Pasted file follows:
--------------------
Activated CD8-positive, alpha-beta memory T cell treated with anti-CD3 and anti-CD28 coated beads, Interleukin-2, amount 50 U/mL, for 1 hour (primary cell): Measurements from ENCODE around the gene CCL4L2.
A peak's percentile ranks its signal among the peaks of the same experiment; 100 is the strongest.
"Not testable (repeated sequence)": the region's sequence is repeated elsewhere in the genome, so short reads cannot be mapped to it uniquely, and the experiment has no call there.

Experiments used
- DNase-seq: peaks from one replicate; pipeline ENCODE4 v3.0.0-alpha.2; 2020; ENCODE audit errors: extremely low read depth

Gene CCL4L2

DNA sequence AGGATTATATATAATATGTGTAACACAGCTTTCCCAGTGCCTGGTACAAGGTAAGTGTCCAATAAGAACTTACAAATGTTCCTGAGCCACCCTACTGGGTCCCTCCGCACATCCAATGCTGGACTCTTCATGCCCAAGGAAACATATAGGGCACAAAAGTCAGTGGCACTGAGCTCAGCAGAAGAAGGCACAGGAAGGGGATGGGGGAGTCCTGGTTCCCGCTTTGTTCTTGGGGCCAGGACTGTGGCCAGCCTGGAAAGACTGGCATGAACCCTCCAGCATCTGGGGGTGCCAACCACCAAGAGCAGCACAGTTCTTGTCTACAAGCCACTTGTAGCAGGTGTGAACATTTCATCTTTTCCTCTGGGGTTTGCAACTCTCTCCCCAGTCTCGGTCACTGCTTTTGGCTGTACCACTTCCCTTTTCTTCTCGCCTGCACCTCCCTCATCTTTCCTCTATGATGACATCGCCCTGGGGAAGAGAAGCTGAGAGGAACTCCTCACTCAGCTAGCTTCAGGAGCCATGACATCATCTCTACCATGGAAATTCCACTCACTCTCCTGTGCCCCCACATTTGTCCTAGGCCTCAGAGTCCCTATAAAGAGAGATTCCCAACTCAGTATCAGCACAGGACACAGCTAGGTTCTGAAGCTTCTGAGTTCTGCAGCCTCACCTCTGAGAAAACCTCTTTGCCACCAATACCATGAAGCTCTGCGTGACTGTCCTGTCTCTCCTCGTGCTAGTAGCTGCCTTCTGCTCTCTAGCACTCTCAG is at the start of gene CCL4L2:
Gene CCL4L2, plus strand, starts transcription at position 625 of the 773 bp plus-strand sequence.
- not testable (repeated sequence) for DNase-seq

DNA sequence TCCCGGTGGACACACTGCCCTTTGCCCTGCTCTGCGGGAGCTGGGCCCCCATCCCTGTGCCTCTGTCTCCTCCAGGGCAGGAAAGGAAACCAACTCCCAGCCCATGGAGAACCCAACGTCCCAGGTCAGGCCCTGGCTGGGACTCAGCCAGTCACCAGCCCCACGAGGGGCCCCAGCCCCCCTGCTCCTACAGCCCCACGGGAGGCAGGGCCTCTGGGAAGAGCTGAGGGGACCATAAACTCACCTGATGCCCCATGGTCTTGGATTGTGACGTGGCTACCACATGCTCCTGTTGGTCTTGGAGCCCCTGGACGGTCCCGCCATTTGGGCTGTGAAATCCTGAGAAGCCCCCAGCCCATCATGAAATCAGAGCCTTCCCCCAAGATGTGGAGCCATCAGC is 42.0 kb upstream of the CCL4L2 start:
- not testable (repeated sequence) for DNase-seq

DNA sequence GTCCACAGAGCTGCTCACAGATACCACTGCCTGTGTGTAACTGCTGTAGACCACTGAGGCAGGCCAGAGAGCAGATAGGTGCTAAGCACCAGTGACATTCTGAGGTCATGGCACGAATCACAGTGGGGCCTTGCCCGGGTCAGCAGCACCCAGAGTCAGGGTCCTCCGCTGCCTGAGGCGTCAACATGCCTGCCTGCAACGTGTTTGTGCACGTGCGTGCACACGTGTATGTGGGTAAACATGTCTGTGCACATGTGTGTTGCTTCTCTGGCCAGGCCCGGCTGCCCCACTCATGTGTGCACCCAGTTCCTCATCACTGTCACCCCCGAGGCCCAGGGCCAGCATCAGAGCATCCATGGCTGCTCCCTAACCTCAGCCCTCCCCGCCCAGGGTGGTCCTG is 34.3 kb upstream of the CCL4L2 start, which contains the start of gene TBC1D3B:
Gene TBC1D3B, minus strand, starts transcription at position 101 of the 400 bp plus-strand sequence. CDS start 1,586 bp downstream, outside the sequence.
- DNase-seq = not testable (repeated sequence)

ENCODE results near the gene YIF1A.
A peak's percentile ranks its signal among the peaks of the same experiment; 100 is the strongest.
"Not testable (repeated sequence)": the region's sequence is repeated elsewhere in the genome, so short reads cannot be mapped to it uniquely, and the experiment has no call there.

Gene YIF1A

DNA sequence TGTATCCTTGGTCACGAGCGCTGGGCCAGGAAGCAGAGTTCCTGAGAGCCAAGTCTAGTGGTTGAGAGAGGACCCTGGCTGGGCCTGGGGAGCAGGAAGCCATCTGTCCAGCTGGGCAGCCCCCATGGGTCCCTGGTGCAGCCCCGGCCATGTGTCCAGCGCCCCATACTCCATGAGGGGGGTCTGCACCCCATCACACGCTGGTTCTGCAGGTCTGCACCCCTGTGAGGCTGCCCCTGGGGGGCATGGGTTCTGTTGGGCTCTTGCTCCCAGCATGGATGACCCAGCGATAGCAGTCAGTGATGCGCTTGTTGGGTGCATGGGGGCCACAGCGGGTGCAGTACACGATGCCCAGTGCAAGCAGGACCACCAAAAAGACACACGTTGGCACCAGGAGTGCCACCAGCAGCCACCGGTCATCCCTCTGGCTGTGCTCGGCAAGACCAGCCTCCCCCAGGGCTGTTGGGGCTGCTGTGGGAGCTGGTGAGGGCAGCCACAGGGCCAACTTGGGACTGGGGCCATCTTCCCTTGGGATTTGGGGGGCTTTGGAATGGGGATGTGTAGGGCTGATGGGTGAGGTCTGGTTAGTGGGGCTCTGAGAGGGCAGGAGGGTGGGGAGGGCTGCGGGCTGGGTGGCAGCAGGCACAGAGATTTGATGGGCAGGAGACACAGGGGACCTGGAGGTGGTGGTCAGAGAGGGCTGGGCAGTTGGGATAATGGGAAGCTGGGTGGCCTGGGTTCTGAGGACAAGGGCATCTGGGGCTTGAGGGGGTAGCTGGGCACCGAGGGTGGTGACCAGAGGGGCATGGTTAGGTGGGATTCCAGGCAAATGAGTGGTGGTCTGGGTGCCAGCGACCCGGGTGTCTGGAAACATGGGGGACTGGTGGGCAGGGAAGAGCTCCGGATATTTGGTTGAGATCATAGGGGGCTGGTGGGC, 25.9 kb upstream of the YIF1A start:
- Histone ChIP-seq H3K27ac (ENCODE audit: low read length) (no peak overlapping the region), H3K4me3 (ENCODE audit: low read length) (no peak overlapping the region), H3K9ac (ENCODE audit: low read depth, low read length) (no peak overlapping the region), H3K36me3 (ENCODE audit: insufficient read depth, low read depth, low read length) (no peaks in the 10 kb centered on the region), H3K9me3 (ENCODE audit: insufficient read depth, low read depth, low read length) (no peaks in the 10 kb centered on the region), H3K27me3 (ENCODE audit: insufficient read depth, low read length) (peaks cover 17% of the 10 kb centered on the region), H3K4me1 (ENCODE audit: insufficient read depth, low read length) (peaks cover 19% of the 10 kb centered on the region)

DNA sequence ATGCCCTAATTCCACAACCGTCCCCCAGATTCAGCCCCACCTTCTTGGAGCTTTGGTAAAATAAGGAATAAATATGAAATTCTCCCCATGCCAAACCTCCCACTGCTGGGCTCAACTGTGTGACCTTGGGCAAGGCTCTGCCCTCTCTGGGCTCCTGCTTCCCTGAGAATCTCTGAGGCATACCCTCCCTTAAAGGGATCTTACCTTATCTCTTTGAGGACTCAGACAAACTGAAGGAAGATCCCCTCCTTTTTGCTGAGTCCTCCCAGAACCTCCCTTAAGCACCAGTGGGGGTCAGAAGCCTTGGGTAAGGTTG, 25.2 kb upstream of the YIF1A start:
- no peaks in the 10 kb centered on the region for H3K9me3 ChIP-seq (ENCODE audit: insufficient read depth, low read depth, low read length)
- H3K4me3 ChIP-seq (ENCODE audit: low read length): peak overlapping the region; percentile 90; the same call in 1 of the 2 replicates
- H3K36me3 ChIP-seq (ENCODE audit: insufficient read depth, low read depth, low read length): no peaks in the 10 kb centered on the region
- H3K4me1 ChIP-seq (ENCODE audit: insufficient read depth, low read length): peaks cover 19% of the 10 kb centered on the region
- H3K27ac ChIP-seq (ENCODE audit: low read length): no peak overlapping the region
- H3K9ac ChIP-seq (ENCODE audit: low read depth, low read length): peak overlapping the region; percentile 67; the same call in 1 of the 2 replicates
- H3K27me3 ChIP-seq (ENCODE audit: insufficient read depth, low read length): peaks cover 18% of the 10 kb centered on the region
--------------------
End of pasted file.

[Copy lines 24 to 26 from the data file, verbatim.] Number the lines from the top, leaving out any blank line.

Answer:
- H3K36me3 ChIP-seq (ENCODE audit: insufficient read depth, low read depth, low read length): no peaks in the 10 kb centered on the region
- H3K4me1 ChIP-seq (ENCODE audit: insufficient read depth, low read length): peaks cover 19% of the 10 kb centered on the region
- H3K27ac ChIP-seq (ENCODE audit: low read length): no peak overlapping the region